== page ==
I remembered I still had some  Wonton Strip's from Archer Farms at Target which I keep in the pantry for my Chinese Chicken Salad .

The meal comes together in no time and at first glance it looks quite good!

Ready to rock and roll, Mad Men on the screen and I am salivating...!!!

Won ton strips for a personal touch!

And I take a bite,then another and yet another.  I want to like this, seeing Ina is not only my hero but everyone's favorite chef. Every single recipe of hers that I have ever made has been a keeper and she has never let me down.  She is so nice and so reliable and so is Jeffrey.  They deserve a larger apartment in Paris and a bigger house in East Hampton.   Truly they do.

Needless to say I was thoroughly disappointed.  The whole thing was bland and dull, the chicken pieces although quite plentiful, tasted rubbery.  I ended up eating half of what was on my plate and throwing out the rest.  Maybe my expectations were too high but then again it is Ina.  She never disappoints. I am sure I could have rescued it by adding soy sauce or something else.  But not for $8.99 a bag.  Maybe some of the other choices are better but my first impression left such a bad taste I don't think I care to try again.  If I am going to eat frozen food it better be good and as far as I am concerned, there are other brands out there that deliver a better product, even for frozen food.  Sorry Ina, though I still love you!

I was not asked to review this product.  The opinions on this post are my own and are based solely on my purchase of one frozen bag of Barefoot Contessa's Sesame Chicken & Noodles

Top photo Google the rest Lindaraxa

Saturday, April 20, 2013

Smoked Trout, Cucumber And Tomato Salad

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One of the things I  found at Trader Joe's last week was a tin of smoked trout.  I have been wanting to try this in a salad for a long time and finally I did.  This will be terrific this summer, so stock up!

(serves 2-3)


250-300g hot smoked ocean trout, skin removed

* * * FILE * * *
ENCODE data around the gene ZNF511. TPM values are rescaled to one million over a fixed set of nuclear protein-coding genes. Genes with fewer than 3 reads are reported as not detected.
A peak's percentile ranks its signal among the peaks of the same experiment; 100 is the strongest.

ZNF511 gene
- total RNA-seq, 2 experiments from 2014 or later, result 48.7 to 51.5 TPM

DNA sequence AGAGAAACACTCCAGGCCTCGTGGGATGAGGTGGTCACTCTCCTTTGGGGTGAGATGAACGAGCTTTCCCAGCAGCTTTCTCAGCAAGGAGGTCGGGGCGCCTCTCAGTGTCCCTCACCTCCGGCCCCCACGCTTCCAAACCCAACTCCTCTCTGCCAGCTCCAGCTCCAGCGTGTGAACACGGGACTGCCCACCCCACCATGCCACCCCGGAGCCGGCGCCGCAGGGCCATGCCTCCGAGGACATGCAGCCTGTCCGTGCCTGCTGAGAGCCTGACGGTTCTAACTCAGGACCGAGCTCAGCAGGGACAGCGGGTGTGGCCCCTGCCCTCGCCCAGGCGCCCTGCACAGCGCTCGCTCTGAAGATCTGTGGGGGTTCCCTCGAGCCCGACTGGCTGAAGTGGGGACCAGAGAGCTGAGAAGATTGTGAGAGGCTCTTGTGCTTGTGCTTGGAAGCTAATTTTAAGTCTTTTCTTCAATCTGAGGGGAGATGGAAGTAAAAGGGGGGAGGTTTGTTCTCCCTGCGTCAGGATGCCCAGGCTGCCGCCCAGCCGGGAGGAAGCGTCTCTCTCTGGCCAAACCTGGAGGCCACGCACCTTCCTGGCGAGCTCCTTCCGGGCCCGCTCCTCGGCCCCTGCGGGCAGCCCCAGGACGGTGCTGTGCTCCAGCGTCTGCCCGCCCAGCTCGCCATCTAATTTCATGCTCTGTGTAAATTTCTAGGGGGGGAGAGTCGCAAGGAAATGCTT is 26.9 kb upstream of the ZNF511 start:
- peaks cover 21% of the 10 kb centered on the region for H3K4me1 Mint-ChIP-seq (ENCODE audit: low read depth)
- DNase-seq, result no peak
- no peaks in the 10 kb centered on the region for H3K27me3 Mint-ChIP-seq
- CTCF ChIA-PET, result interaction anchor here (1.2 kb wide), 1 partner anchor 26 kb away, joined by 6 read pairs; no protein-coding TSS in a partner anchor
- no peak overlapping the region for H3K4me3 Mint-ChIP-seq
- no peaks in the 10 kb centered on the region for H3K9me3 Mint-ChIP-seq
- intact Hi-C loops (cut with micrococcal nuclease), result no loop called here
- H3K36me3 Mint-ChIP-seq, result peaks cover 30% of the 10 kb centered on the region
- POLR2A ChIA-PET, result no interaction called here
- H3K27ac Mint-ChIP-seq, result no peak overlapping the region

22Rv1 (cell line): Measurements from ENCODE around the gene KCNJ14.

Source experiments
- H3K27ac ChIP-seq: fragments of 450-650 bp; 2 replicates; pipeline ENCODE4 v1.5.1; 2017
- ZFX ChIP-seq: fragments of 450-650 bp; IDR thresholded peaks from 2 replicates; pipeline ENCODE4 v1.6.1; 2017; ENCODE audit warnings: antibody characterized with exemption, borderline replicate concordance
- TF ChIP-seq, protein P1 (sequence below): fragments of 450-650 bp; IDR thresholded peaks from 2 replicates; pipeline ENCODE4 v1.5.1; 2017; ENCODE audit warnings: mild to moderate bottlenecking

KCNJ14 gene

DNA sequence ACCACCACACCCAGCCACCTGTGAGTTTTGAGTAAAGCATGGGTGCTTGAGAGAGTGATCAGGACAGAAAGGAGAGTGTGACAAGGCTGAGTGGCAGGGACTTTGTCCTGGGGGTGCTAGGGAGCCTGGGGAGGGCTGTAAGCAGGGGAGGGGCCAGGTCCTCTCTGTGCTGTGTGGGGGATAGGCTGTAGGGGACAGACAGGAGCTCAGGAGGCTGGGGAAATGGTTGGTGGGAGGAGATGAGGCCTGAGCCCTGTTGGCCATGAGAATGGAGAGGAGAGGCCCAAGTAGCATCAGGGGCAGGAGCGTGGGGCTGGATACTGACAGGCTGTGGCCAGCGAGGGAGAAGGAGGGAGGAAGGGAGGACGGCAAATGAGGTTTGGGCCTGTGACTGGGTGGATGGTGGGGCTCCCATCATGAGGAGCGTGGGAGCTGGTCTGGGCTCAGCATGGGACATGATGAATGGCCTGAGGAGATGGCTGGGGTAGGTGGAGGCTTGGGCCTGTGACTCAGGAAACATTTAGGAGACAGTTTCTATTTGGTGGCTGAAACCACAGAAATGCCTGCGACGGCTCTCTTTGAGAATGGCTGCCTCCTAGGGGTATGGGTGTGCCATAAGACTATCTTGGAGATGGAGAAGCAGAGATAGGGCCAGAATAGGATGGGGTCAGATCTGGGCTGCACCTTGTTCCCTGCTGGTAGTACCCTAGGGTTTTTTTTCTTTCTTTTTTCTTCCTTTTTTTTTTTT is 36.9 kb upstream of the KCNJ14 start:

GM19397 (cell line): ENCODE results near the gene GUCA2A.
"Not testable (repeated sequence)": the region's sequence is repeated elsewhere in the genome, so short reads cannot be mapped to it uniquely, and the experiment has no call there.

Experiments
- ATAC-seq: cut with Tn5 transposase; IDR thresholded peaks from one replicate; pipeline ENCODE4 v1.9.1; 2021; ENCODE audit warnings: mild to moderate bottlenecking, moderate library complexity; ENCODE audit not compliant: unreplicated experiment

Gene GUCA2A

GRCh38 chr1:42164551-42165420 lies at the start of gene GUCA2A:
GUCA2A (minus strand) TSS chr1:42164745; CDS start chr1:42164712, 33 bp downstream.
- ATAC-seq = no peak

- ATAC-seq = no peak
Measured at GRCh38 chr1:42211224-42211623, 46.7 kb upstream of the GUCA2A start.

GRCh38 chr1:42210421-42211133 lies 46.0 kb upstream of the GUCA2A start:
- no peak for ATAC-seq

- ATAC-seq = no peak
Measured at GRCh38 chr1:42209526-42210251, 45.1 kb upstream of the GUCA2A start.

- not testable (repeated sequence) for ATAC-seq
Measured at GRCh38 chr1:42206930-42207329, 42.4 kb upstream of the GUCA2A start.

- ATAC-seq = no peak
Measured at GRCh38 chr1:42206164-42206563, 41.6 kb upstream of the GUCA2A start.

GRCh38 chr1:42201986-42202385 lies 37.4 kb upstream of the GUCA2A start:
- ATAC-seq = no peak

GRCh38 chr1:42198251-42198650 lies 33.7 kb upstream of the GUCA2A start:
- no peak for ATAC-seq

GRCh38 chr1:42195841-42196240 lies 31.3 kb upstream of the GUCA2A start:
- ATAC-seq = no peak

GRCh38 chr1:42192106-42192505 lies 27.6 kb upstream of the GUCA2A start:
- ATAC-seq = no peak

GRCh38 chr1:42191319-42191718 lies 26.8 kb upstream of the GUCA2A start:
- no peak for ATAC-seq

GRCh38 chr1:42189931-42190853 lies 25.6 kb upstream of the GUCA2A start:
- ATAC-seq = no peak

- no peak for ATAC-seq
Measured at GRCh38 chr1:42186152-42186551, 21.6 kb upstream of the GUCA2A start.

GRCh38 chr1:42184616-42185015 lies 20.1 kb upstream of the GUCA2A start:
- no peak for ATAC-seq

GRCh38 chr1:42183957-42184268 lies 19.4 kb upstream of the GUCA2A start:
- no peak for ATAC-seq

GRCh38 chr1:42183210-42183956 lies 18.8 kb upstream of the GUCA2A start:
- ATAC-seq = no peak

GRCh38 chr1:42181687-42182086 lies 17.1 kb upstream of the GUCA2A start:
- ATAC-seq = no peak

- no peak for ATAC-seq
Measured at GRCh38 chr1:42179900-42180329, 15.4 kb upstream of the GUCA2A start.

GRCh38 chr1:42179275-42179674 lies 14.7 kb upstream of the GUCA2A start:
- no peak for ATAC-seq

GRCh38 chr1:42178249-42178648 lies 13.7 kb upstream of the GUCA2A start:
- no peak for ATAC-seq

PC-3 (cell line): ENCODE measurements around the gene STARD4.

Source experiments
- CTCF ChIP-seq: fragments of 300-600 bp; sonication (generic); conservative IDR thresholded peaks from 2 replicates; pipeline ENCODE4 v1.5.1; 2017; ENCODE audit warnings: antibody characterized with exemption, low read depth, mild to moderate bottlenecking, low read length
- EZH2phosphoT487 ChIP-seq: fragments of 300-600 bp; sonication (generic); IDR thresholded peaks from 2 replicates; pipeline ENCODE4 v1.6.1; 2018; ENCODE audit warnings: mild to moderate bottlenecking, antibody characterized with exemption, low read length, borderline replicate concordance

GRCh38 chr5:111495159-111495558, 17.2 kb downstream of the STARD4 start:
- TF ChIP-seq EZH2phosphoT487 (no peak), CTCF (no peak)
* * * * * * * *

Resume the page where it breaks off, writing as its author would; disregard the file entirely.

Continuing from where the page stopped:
1 long Lebanese cucumber, peeled and cut into small chunks

2-3 ripe yellow or red tomatoes, cut in half and then sliced into half rounds

handful chives, sliced into fine rounds

Persian feta, crumbled (goat cheese would be fine also)

baby radishes, finely sliced (optional)

For the dressing:

juice of half a large lemon

2 tbsp extra virgin olive oil

salt and pepper


Flake the hot smoked ocean trout. Gently toss it with the cucumber, tomatoes and chives in a large bowl. Add the feta, pour over the dressing and toss lightly again. Arrange on serving plates.

Tuesday, April 16, 2013

Shrimp Risotto With Saffron and Peas

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Or...What to do when you have less shrimp than you thought you had!

Risottos are easy...they just take more time and love than you might have to give at the time.  If you have guests for an informal dinner AND you have an island in your kitchen with stools on one side they are fun to make while you cook and your guests watch. It's better too if  you and your guests have cocktails in hand! The periodic stirring of the rice seems to mesmerize everybody to the point that nobody cares when dinner will be served. So if you are refraining from making a risotto because it's a last minute thing, don't.  Just know when to serve it and that is when good friends are the guests.

Risottos are also a good idea when someone drops in unexpectedly and whatever you had planned for dinner is just not enough.  Such was the case for this risotto. What had been originally planned as  Shrimp Scampi with rice for two suddenly turned into this delightful risotto for four, very similar to the Spanish Arroz Con Camarones, yet a bit more upscale.